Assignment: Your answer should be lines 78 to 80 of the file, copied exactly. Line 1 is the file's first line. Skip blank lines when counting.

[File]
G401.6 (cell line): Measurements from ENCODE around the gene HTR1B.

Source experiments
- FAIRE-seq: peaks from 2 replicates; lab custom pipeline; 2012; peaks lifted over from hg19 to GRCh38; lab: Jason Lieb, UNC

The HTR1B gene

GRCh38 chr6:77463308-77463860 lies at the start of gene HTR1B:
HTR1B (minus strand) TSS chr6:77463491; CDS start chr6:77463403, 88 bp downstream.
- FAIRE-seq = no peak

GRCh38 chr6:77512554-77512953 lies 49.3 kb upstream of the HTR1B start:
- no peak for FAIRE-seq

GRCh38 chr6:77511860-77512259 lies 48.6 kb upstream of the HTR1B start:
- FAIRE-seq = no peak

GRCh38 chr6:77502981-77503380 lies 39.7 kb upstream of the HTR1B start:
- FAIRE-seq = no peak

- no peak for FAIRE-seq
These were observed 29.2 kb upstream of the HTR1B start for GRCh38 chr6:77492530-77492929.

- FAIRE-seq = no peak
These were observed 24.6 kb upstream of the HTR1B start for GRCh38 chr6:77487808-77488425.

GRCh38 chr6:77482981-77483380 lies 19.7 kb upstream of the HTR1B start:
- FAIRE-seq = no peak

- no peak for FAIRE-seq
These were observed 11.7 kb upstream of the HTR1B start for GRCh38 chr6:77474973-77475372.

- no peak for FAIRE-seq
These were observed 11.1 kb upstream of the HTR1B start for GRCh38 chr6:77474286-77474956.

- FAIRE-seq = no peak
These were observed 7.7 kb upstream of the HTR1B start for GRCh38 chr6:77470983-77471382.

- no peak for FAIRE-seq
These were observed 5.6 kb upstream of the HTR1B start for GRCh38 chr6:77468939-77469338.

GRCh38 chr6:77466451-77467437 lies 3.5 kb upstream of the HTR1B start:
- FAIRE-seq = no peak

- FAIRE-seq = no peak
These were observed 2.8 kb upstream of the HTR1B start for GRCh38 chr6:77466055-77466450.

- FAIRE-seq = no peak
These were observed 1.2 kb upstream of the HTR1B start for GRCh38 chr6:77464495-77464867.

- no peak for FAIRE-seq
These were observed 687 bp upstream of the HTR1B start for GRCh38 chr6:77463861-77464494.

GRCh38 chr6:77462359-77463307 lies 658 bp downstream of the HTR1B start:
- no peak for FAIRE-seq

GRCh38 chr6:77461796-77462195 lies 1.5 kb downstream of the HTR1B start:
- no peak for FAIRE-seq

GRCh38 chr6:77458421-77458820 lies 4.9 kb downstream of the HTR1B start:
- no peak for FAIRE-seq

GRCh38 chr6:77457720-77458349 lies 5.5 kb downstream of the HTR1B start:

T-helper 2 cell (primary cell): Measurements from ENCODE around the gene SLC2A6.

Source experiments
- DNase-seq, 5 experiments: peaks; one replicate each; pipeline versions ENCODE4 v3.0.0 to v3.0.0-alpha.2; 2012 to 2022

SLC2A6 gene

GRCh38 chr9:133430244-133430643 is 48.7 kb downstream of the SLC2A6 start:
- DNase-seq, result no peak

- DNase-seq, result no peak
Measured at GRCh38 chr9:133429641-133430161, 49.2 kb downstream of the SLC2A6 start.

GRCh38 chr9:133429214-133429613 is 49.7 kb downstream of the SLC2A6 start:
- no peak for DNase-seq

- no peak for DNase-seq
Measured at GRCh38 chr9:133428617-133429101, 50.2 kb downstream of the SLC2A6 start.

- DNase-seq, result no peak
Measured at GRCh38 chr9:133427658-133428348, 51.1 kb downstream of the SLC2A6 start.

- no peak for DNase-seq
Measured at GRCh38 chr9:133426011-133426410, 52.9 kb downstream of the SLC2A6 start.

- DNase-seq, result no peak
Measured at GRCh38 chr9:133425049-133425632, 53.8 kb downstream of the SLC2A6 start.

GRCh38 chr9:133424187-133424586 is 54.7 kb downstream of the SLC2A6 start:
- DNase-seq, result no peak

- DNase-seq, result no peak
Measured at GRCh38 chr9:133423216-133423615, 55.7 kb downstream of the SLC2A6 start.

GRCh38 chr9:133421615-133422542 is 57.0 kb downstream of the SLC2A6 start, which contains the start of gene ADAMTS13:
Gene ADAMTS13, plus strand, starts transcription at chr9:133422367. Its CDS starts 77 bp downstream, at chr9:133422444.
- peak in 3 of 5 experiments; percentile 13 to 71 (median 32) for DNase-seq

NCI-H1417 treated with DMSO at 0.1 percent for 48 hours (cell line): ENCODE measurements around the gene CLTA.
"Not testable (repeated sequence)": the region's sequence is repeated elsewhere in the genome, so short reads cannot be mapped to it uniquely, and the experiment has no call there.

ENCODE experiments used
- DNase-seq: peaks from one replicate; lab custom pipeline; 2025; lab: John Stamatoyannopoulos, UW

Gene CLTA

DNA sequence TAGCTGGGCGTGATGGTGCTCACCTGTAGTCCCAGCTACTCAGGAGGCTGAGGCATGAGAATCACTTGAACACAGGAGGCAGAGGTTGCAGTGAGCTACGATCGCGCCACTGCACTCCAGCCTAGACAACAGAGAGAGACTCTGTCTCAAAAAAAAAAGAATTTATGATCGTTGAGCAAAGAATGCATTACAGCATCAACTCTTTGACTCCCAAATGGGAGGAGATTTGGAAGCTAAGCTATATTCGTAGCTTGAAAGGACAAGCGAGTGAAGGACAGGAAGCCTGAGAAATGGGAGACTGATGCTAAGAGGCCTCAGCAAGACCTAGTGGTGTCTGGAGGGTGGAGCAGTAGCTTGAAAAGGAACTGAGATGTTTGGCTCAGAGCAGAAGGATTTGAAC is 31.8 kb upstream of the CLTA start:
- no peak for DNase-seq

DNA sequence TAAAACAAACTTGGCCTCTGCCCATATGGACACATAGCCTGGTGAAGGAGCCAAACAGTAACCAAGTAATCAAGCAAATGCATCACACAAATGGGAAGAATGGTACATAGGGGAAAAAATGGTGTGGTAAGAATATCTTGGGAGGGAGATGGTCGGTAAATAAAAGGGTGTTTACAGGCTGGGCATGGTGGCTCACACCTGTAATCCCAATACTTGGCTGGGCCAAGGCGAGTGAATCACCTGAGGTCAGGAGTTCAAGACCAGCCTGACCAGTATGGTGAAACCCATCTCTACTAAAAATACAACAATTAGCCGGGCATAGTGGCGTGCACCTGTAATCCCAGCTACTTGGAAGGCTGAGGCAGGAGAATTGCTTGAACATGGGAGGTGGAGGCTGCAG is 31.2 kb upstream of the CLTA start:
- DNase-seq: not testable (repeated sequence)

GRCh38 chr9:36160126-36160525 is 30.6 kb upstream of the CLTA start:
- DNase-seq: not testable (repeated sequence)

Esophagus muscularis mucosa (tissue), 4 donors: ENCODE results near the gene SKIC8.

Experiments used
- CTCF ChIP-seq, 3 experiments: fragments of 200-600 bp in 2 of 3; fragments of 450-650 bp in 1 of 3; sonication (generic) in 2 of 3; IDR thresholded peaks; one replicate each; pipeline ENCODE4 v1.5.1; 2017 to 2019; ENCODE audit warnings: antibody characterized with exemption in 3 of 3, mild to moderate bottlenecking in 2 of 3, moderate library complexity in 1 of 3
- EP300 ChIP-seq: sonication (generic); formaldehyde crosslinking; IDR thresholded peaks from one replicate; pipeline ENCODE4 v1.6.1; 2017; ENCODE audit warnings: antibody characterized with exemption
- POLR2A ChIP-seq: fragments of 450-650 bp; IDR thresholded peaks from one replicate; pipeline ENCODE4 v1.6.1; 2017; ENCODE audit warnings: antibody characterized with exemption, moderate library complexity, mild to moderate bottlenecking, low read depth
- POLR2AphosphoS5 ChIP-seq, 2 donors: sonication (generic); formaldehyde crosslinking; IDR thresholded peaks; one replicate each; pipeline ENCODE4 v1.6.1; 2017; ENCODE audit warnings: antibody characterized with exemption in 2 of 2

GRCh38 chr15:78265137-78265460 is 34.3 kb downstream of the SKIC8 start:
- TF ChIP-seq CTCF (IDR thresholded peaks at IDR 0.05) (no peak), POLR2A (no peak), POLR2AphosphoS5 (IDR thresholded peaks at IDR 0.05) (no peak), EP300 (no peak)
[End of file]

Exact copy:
- DNase-seq: not testable (repeated sequence)

Esophagus muscularis mucosa (tissue), 4 donors: ENCODE results near the gene SKIC8.

Experiments used